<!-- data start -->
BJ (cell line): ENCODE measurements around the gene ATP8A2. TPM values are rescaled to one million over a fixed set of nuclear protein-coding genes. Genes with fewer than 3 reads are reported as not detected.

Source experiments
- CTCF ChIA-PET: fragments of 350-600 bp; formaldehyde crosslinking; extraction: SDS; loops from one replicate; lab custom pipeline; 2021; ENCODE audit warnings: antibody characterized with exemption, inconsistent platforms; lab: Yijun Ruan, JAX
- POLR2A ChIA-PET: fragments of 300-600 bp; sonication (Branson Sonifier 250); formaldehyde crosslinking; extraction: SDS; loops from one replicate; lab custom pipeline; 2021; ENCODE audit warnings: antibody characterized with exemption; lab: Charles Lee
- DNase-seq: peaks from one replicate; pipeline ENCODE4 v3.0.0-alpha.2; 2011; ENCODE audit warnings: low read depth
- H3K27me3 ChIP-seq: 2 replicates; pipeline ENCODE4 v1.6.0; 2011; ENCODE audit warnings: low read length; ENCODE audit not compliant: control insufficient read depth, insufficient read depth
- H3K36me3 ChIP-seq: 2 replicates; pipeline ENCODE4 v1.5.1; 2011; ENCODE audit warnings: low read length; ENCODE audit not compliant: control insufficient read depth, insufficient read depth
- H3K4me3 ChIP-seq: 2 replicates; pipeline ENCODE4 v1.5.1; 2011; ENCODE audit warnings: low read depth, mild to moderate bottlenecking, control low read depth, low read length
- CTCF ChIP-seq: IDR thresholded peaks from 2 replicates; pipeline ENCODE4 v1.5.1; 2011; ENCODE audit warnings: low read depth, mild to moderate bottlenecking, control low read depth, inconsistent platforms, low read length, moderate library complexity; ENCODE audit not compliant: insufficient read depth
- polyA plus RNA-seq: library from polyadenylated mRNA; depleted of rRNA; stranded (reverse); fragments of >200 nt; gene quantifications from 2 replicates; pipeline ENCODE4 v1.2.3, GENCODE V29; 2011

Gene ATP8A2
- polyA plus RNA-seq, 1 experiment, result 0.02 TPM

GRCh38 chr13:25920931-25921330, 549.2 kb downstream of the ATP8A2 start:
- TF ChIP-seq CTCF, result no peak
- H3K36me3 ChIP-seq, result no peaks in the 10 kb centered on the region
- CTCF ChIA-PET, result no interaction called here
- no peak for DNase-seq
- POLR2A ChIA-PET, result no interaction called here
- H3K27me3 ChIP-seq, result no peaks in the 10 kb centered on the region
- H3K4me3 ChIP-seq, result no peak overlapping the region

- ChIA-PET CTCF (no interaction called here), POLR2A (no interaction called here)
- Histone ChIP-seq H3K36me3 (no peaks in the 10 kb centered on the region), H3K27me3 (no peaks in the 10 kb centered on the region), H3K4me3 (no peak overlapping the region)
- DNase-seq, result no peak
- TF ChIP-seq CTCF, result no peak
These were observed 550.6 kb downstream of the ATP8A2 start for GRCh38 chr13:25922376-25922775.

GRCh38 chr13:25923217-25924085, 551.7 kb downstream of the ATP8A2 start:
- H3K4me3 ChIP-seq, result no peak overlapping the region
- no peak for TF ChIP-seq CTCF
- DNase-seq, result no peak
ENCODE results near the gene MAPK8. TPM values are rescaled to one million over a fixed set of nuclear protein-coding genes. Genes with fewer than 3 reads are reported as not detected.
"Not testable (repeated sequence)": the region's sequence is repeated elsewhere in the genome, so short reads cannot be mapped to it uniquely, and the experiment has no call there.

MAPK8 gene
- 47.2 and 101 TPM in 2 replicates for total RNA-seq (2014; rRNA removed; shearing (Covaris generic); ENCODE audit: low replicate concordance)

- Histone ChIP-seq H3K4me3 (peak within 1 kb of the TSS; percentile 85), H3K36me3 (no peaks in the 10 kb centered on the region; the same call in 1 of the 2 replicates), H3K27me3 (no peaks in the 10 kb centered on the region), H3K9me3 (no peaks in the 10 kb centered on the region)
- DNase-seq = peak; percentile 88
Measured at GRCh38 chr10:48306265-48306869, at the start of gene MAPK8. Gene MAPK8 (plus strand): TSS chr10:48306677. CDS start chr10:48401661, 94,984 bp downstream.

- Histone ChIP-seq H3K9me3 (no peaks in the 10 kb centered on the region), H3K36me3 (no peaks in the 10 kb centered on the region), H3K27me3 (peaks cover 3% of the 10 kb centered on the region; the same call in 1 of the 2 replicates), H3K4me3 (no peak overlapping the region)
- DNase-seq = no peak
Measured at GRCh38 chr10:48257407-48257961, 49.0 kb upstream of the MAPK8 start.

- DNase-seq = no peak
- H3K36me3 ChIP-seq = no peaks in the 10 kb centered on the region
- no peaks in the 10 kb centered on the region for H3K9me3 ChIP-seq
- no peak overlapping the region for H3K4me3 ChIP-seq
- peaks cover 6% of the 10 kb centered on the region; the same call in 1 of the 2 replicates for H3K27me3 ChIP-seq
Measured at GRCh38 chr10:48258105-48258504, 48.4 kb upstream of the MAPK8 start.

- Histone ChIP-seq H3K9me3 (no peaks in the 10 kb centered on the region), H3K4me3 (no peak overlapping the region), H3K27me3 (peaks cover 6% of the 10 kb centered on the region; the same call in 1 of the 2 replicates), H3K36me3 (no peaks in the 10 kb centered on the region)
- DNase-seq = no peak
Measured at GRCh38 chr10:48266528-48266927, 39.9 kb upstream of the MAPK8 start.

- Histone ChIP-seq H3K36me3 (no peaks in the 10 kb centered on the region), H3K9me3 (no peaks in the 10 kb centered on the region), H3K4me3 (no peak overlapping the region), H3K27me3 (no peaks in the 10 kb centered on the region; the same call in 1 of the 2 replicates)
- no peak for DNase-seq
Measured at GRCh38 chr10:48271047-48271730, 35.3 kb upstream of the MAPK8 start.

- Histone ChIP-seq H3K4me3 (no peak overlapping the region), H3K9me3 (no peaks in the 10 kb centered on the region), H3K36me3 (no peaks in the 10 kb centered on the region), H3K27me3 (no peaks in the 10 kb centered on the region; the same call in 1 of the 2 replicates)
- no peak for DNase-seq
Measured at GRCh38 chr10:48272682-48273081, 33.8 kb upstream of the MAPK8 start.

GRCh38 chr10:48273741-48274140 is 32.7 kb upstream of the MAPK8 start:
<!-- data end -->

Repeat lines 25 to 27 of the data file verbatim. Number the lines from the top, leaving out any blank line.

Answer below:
These were observed 550.6 kb downstream of the ATP8A2 start for GRCh38 chr13:25922376-25922775.

GRCh38 chr13:25923217-25924085, 551.7 kb downstream of the ATP8A2 start:
- H3K4me3 ChIP-seq, result no peak overlapping the region